“‘So we’re going to play sex games, and I’m going to be the boss of you tonight, but I’m going to order you to tie me up exactly how I want it. And if you don’t do it, how I like it, I will be so disappointed in you.’ Now, who has the power?” Midori elaborates on the reverse powerplay. 

You can be the bottom, the one receiving the rope, yet you could still be dominant in the couple because your partner that’s tying you up is the one doing it because you ordered them. 

How to Safely Practice Shibari With Your Partner

The practice of Shibari can seem intimidating at first glance. It is difficult to master the rope knots or hang from the ceiling without prior experience. 

But unless you’re a shibari artist and performer, there is really no need to tie complex knots and hang your partner from the ceiling in just a few steps:

First and Foremost – Communicate

Before you embark on a journey to exploring this Japanese bondage practice, it’s important to have an honest conversation about your desires and fantasies with your partner. 

“I would encourage all partners who are considering exploring rope bondage to first be able to speak openly and clearly about their desires, limits, and needs, and have confidence in being able to speak up during a scene or session, should anything not feel right at the moment,” recommends Rev. Rucifer.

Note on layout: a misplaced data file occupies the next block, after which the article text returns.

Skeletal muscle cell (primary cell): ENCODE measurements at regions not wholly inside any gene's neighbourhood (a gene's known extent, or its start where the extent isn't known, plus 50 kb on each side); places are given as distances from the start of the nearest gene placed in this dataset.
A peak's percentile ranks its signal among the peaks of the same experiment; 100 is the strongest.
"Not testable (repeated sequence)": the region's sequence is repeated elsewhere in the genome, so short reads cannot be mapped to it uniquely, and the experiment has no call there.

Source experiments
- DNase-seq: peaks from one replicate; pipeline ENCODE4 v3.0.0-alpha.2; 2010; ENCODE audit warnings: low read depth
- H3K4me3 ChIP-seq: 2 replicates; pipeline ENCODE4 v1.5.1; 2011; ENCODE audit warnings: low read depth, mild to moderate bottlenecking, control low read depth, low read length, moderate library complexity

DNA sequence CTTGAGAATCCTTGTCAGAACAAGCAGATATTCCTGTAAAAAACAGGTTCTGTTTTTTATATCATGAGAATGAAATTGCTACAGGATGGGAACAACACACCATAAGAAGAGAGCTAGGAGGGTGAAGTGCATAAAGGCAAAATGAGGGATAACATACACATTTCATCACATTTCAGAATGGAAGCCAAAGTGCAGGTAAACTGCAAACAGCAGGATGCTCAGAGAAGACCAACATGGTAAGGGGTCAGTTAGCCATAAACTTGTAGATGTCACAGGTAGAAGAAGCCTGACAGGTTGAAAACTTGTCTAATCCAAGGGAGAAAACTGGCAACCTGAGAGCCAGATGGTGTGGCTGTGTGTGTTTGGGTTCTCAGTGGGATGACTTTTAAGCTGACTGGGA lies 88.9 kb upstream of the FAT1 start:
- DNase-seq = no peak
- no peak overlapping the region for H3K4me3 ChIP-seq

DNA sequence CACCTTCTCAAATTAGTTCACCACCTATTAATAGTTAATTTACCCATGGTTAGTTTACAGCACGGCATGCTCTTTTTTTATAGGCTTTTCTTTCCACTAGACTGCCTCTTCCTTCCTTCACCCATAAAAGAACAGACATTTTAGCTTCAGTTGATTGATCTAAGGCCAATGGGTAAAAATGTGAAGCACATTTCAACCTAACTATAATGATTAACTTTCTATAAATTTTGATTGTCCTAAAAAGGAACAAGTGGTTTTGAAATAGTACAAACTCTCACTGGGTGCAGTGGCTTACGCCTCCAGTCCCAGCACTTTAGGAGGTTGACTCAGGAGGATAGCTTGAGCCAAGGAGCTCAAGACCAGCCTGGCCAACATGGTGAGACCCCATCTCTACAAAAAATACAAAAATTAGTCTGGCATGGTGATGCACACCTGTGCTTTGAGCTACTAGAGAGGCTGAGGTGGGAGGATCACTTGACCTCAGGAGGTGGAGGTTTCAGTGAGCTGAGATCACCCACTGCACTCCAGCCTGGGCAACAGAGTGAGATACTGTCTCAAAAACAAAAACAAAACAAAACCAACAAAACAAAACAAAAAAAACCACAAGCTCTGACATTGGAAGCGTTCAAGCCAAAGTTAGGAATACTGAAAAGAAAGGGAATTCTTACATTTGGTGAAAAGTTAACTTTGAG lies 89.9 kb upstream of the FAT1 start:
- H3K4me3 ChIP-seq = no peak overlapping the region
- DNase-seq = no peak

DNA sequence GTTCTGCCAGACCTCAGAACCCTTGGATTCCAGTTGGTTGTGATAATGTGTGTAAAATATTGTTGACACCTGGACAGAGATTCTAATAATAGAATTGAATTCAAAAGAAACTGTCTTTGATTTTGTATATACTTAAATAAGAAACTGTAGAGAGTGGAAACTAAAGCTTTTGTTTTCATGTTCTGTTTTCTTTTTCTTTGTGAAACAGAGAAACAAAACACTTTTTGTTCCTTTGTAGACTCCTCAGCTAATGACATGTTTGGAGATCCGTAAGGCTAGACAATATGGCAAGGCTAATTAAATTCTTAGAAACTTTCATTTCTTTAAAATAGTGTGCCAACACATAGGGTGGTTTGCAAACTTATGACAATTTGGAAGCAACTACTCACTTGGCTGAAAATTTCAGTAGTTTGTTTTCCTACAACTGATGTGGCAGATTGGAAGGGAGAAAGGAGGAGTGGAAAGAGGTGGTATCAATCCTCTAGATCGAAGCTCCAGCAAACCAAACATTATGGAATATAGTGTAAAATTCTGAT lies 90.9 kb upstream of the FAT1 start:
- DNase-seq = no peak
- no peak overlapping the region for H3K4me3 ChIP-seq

Depending on how comfortable you’re with communicating your sexual needs, you could start the conversation outside the bedroom, in a comfortable and casual setting, where there is no pressure to agree to something. 

Safeword

Regular practitioners of BDSM will know the value of the safeword. You might find it useful to create one for your first time when you attempt shibari. 

In Japan, people who practice shibari for entertainment don’t usually practice safewords and other crucial parts of safe BDSM play. “Negotiations, boundary setting, sobriety, and safe words are not the norm in Japan. In this, Americans have led the way in crafting clarity in communication skills,” Midori writes (1).

However, if you’re new to BDSM and just started exploring the world of bondage, you should not skip this step. You and your partner should agree on a safeword to make bonding easier. Also, a pair of good-quality scissors wouldn’t hurt. 

Educate yourself

Safely exploring shibari requires that you educate your partner and yourself about the subject. Also, learn the best practices for beginners.

It’s also important to know all the risks of using rope in the bedroom, as it’s not the same as using a silk scarf or fuzzy handcuffs. “First and foremost, rope bondage is dangerous,” says Rev. Rucifer. “Physically, there is a risk of permanent injury, nerve damage, marking, and falling.” 

Shibari poses a number of physical and emotional dangers.